Foreign faculty teaching EFL in Japan often encounter a disconnect between their expectations of classroom participation and those of Japanese students. This begs the questions, 'How do Japanese university students view hand raising in the classroom?' and 'What inhibits or encourages Japanese students to hand raise in the classroom?' As a reflective practice project, we have undertaken a study of Japanese university students' willingness to communicate and raise their hands in front of instructors and peers. With consideration of the students' educational experiences and beliefs about classroom roles, a small group of second-year undergraduate students at a private university in western Japan volunteered to participate in focus group discussions. The discussion transcripts have been coded to identify response categories and themes. This presentation will focus on some of the findings from three focus groups about motivations for students to hand raise, including: grade incentives, advance preparation, intrinsic motivation, and classroom atmosphere. In addition, the presenters will discuss how this study's use of qualitative axial coding (co-axial coding) demonstrates the usefulness of the technique for other education professionals' reflective practice research.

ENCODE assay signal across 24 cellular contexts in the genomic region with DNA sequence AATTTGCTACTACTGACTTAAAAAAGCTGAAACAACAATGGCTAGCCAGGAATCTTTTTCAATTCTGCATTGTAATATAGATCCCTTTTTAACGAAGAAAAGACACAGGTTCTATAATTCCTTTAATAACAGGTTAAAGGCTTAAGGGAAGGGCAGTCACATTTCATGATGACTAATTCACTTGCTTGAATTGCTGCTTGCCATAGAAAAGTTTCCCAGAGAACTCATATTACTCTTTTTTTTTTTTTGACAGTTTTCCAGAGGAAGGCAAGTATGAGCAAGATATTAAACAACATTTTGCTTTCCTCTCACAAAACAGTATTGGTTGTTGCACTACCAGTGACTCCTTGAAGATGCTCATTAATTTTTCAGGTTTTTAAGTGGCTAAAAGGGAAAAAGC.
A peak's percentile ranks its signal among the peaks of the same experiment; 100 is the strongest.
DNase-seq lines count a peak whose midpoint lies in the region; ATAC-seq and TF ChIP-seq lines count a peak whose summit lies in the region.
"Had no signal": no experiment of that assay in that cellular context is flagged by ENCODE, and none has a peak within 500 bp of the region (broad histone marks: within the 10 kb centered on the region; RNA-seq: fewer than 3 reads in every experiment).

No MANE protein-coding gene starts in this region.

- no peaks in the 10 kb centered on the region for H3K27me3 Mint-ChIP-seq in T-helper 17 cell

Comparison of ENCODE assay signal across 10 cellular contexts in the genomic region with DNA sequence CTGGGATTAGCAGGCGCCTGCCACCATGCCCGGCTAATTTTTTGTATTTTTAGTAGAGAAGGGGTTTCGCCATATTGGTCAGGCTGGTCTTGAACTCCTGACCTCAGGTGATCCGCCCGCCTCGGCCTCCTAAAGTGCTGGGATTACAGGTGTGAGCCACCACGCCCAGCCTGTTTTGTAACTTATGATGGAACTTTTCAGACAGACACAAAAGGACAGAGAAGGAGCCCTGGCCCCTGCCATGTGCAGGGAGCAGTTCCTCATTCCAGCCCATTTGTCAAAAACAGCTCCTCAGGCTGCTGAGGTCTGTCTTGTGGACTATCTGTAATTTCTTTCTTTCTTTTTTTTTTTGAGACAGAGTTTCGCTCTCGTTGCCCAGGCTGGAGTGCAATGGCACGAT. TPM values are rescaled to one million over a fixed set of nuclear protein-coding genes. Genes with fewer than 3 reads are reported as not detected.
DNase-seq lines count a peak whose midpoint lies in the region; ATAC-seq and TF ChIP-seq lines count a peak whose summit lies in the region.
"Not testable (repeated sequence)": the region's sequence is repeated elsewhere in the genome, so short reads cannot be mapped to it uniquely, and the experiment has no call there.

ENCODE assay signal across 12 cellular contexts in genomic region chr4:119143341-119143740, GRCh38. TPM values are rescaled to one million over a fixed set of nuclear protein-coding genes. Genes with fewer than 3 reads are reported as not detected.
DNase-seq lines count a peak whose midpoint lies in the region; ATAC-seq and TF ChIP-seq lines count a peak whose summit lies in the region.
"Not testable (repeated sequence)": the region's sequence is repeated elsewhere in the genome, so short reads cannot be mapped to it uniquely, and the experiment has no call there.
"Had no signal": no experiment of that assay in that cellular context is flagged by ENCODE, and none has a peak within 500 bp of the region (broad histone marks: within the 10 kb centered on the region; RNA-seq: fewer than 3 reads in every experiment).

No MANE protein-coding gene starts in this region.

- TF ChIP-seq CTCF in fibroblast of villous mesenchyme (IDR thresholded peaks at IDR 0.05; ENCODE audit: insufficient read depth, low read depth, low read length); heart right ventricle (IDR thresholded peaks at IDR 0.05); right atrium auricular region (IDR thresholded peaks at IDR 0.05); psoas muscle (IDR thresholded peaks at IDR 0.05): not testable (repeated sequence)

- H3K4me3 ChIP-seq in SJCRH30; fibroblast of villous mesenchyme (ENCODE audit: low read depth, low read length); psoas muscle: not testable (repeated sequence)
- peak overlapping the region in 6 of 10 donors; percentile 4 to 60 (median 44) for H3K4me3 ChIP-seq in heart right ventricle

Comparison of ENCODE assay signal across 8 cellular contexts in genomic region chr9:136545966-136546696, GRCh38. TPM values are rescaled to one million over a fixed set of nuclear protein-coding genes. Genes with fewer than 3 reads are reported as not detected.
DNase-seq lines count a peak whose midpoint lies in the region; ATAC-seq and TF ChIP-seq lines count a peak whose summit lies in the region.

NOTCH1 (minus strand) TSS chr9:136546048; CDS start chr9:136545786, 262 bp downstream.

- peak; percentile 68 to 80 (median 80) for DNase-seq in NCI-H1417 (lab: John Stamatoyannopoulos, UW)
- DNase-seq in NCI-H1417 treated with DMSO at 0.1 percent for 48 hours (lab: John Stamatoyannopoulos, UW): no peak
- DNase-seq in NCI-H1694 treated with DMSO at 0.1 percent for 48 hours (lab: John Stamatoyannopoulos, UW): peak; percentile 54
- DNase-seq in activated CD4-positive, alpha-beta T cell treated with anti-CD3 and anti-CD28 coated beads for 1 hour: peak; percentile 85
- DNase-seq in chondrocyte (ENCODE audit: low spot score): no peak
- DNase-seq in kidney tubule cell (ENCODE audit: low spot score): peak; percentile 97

Tracy Friedrich, Kansai Gaidai University, Japan
Lisa Miller, Kansai Gaidai University, Japan
Stream: Teaching Experiences, Pedagogy, Practice & Praxis
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